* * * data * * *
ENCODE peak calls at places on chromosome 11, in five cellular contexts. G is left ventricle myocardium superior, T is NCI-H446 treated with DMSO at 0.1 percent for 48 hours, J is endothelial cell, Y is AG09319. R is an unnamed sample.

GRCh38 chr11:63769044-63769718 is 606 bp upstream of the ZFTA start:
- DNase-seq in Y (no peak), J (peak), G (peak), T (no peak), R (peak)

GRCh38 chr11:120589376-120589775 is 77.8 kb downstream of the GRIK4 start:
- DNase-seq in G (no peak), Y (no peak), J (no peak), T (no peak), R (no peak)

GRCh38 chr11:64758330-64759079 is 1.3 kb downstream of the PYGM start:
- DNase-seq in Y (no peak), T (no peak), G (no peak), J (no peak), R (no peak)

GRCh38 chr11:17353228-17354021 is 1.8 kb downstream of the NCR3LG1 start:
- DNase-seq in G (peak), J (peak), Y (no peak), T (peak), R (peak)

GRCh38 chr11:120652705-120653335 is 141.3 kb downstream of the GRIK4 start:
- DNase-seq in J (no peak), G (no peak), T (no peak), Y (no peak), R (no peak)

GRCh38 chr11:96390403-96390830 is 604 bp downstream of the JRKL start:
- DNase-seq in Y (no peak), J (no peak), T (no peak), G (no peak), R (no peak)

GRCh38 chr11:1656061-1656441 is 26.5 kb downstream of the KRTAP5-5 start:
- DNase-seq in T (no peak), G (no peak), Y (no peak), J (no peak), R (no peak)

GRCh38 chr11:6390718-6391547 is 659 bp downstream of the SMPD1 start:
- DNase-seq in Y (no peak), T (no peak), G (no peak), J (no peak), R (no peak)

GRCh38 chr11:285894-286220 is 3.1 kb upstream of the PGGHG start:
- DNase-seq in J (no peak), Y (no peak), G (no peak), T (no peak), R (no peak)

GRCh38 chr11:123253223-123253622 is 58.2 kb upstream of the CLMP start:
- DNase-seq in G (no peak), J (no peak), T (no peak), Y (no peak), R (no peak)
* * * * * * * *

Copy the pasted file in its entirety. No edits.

ENCODE peak calls at places on chromosome 11, in five cellular contexts. G is left ventricle myocardium superior, T is NCI-H446 treated with DMSO at 0.1 percent for 48 hours, J is endothelial cell, Y is AG09319. R is an unnamed sample.

GRCh38 chr11:63769044-63769718 is 606 bp upstream of the ZFTA start:
- DNase-seq in Y (no peak), J (peak), G (peak), T (no peak), R (peak)

GRCh38 chr11:120589376-120589775 is 77.8 kb downstream of the GRIK4 start:
- DNase-seq in G (no peak), Y (no peak), J (no peak), T (no peak), R (no peak)

GRCh38 chr11:64758330-64759079 is 1.3 kb downstream of the PYGM start:
- DNase-seq in Y (no peak), T (no peak), G (no peak), J (no peak), R (no peak)

GRCh38 chr11:17353228-17354021 is 1.8 kb downstream of the NCR3LG1 start:
- DNase-seq in G (peak), J (peak), Y (no peak), T (peak), R (peak)

GRCh38 chr11:120652705-120653335 is 141.3 kb downstream of the GRIK4 start:
- DNase-seq in J (no peak), G (no peak), T (no peak), Y (no peak), R (no peak)

GRCh38 chr11:96390403-96390830 is 604 bp downstream of the JRKL start:
- DNase-seq in Y (no peak), J (no peak), T (no peak), G (no peak), R (no peak)

GRCh38 chr11:1656061-1656441 is 26.5 kb downstream of the KRTAP5-5 start:
- DNase-seq in T (no peak), G (no peak), Y (no peak), J (no peak), R (no peak)

GRCh38 chr11:6390718-6391547 is 659 bp downstream of the SMPD1 start:
- DNase-seq in Y (no peak), T (no peak), G (no peak), J (no peak), R (no peak)

GRCh38 chr11:285894-286220 is 3.1 kb upstream of the PGGHG start:
- DNase-seq in J (no peak), Y (no peak), G (no peak), T (no peak), R (no peak)

GRCh38 chr11:123253223-123253622 is 58.2 kb upstream of the CLMP start:
- DNase-seq in G (no peak), J (no peak), T (no peak), Y (no peak), R (no peak)